tlhIngan-Hol Archive: Wed Sep 16 06:09:16 2009

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RE: nom*i*nal*ize 2. to convert (an underlying clause) into a noun phrase

Agnieszka Solska (agnpau1@hotmail.com) [KLI Member] [Hol po'wI']



jISIv:

> Any ideas on whether it could be used together with {-ghach} to create nouns
> expressing something like "the process or act of doing something" or "the state of
> being something, e.g.:
> 
> ?Doghlu'ghach  - "foolishness, (the state of) being foolish"

jang SuStel:
 
> I think these are flat-out wrong, for the same reason you wouldn't say 
> *{bItlhutlhtaHghach}. {-lu'} has to do with the agent of the verb, but 
> the verb doesn't seem to be fully conjugated before {-ghach} is added to it.

Thanks, SuStel, for your response, especially for pointing out that verbs with 
{-lu'} and verbs with prefixes have to do with the agent of the verb, and therefore 
might be subject to the same restrictions. 

However, based on what MO said in the interview on {-ghach} in HolQeD 3.3:10-13, 
I see no reason why {prefix-verb-suffix-ghach} forms (and possibly {verb-lu'-ghach} 
forms too) should be regarded as "flat-out wrong." After all, Okrand merely calls 
them "weird". This might be interpreted as understatement for "wrong" except 
that Okrand [HolQeD 3.3:13] actually says that they are not unheard of:

> just as bare stem + {-ghach} is okay, but weird, prefix + verb (with or  
> without a suffix) + {-ghach} is even weirder. But not unheard of (?)

The conclusion I draw from this is that, say, {qaleghpu'ghach} is not part of 
the regular use of language but would not be out of place in a context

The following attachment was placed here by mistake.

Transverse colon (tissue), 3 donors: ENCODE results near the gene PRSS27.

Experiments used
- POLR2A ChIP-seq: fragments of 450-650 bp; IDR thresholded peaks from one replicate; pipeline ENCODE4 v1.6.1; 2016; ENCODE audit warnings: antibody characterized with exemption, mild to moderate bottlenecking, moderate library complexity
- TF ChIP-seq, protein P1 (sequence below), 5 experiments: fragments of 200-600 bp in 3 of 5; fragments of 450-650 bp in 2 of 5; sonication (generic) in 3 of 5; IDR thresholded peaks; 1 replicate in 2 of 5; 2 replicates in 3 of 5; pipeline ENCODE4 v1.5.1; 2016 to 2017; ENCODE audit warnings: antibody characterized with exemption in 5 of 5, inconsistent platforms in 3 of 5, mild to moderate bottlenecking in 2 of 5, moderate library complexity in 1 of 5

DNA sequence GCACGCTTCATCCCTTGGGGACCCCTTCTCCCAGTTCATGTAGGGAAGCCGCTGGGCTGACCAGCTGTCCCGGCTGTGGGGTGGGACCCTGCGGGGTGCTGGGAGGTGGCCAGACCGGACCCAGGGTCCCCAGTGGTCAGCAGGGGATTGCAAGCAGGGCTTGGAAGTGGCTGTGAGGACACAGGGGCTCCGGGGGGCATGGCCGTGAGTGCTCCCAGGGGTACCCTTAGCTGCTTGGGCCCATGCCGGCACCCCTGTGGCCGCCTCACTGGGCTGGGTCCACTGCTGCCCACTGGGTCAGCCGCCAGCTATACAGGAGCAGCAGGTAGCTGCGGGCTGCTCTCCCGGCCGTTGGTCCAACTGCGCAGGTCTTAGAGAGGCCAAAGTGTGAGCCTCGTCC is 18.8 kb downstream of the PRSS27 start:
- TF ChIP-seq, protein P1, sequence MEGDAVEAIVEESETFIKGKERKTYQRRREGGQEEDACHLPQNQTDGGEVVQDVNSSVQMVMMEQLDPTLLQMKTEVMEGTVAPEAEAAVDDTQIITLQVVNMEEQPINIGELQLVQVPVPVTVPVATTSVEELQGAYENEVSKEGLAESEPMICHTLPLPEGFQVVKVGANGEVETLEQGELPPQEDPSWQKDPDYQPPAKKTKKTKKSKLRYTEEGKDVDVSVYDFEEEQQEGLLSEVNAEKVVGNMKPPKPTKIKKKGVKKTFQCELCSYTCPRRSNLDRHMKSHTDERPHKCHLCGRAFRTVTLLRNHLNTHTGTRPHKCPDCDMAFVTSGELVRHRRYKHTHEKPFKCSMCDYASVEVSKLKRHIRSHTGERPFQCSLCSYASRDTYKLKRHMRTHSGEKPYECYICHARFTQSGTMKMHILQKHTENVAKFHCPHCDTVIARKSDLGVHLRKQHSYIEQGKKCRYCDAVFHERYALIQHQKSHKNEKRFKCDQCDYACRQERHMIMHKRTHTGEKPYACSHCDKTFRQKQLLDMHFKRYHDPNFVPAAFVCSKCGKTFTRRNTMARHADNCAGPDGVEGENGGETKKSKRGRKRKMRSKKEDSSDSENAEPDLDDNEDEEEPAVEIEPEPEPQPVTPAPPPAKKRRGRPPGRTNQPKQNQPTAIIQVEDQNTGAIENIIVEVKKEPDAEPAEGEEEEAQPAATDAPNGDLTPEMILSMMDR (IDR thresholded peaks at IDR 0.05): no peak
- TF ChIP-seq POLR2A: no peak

calling for the so-called "nonce word," i.e. "a word coined and used apparently 
to suit one particular occasion" (Encyclopedia Britannica). This might typically 
happen when writing or translating a literary work. On encountering 

   "the wagon beginning to fall into its slow and *mileconsuming* clatter" 
   (William Faulkner)

or

    "She gave me a you-can-go-to-hell-for-all-I-care sort of look" 
    (Ira Levin)

the reader might, to use Okrand's words, "look up and say "huh?" but know 
exactly what was meant. It's following the rules, but it's following them into a place 
they don't normally go."  [HolQeD 3.3:13] 

Granted, Okrand says nothing about {verb-lu'-ghach} forms. However, based on 
their meaning and form I see no reason why anyone should be precluded from using 
them for a single specific occasion. Like any nonce word, such words "although [not to be] 
found in any dictionary, [would be] instantly comprehensible." ("Nonce word," Wikipedia) 
at en.wikipedia.org/wiki/Nonce_word

I'd like to add that having the potential for creating nonce words makes our invented language 
a little more like a natural language.

'ISqu?


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